They are either owed months of salaries that are in actual fact not living wages or underemployed. Oh God, you know that a large number of your creation in our country live below the poverty line; millions of others have no jobs; young Nigerians graduate from school without jobs and with no hope of securing any. At this moment, our country has the shameful record of producing the 16th set of graduating students who roam the streets without any means of livelihood. Yet, over 70percent of your children, our people, live on less than 65cents daily. Indeed, the above are all notorious facts about our country, the country you gave all, but ruined all through inept leadership, through backward policies that only ended up impoverishing the vast majority. Our successive leaders have only ended up outdoing their predecessors in infamy and larceny.
We have not only been recycling bad leaders, we have also produced more brutal rogues with each new leadership. God, many times our people have had cause to ask in frustration if you have not forsaken our land? And if you haven’t, why do you allow the bad rulers get to power, stay long and misrule your people? This is not an attempt at blasphemy. No man can query God or His motives. God knows best. God knows why. Dear Father, our cry for purposeful leadership should by now have flooded your blessed throne. We can’t wait for you to turn our tears to laughter; our waste to wealth; our frustration to hope. These we have prayed just as we receive your answer to our prayers. Amen and amen. Happy new year, fellow Nigerians.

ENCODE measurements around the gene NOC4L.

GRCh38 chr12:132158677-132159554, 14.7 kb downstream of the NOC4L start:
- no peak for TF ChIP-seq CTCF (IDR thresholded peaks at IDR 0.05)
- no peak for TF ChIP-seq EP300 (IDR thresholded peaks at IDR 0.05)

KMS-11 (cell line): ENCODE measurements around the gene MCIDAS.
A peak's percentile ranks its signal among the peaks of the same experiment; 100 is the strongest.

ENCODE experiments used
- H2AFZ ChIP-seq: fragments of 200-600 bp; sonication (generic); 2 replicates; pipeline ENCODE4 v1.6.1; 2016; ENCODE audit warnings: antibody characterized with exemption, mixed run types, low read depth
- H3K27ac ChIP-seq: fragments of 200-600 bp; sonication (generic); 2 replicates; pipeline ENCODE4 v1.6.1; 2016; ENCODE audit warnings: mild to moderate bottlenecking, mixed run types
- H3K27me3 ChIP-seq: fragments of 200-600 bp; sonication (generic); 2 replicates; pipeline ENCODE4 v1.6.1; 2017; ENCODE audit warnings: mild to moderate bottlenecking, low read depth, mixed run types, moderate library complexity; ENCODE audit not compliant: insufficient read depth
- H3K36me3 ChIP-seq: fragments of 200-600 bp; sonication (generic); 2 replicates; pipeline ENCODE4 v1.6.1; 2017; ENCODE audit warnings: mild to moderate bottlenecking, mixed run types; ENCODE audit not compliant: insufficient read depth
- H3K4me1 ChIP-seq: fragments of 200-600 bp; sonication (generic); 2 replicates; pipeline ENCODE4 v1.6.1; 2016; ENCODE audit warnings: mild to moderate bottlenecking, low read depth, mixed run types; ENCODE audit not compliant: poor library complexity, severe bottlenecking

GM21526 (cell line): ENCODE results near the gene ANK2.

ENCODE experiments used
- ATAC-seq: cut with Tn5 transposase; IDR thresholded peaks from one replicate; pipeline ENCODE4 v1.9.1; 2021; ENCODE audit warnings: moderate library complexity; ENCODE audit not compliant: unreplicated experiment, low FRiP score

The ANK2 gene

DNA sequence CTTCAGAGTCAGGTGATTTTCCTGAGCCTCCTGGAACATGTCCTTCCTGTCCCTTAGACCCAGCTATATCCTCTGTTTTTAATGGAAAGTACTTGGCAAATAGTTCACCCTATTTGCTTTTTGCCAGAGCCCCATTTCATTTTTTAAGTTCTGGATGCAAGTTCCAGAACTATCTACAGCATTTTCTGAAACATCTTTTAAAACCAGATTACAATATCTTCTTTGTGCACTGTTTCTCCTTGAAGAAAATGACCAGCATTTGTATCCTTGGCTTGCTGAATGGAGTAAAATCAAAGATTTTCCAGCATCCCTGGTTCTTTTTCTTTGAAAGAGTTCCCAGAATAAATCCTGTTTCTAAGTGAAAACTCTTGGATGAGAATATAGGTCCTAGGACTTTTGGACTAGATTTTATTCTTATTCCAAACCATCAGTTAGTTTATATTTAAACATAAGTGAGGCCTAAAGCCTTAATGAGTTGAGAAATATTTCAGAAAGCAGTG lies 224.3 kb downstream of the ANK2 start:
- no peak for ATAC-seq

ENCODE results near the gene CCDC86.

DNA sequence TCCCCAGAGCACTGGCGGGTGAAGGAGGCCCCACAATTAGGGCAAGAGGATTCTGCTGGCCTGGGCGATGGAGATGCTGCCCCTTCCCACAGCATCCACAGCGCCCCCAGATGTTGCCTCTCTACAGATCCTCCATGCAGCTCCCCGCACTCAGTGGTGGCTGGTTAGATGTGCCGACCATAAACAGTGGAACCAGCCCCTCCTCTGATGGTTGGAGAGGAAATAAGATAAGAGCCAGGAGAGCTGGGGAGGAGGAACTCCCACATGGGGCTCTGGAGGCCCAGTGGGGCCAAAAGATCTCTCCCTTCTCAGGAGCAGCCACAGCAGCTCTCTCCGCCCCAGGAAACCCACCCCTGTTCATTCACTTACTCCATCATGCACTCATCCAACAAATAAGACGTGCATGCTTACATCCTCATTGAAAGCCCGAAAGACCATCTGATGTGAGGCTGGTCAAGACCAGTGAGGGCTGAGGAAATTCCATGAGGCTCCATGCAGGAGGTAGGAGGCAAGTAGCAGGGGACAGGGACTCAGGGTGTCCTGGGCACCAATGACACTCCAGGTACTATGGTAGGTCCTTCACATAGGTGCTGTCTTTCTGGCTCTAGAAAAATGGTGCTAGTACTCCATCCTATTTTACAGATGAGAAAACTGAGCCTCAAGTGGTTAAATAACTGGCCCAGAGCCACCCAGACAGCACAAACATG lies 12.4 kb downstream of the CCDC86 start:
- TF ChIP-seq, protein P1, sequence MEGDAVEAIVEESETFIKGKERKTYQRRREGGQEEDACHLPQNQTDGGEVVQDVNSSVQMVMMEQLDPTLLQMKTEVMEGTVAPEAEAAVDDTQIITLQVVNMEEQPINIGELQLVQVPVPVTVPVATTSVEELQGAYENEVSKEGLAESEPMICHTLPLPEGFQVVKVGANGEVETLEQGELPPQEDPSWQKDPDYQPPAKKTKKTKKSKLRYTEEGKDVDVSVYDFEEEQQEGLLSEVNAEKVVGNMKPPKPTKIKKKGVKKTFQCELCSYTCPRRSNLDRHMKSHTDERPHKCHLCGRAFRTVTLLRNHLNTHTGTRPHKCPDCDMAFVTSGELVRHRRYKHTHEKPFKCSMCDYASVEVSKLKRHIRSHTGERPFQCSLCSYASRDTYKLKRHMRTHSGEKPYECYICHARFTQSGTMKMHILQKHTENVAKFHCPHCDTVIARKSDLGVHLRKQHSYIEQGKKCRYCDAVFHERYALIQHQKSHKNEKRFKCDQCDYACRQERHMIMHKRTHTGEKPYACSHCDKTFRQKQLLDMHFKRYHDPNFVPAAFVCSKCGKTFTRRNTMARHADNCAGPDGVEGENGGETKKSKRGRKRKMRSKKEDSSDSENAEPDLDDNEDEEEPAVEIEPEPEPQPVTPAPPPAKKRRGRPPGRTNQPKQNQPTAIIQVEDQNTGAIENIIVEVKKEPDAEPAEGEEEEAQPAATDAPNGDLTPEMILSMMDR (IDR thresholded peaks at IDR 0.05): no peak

… 2013: ‘death, thou shalt die’
John Donne, the English metaphysical poet, was right on target when he prophetically proclaimed the death of death in one of his more famous poems, ‘Death Be Not Proud.’ Donne was mourning the harvest of deaths in his clime and time and decided to poke fun at the grim reaper. ‘Even though some have called thee mighty, thou hath not so,’ he jabbed. ‘For those whom thou thinketh thou hath killed die not, poor death.’ The dead, argued Donne, only transited to a better, more peaceful abode.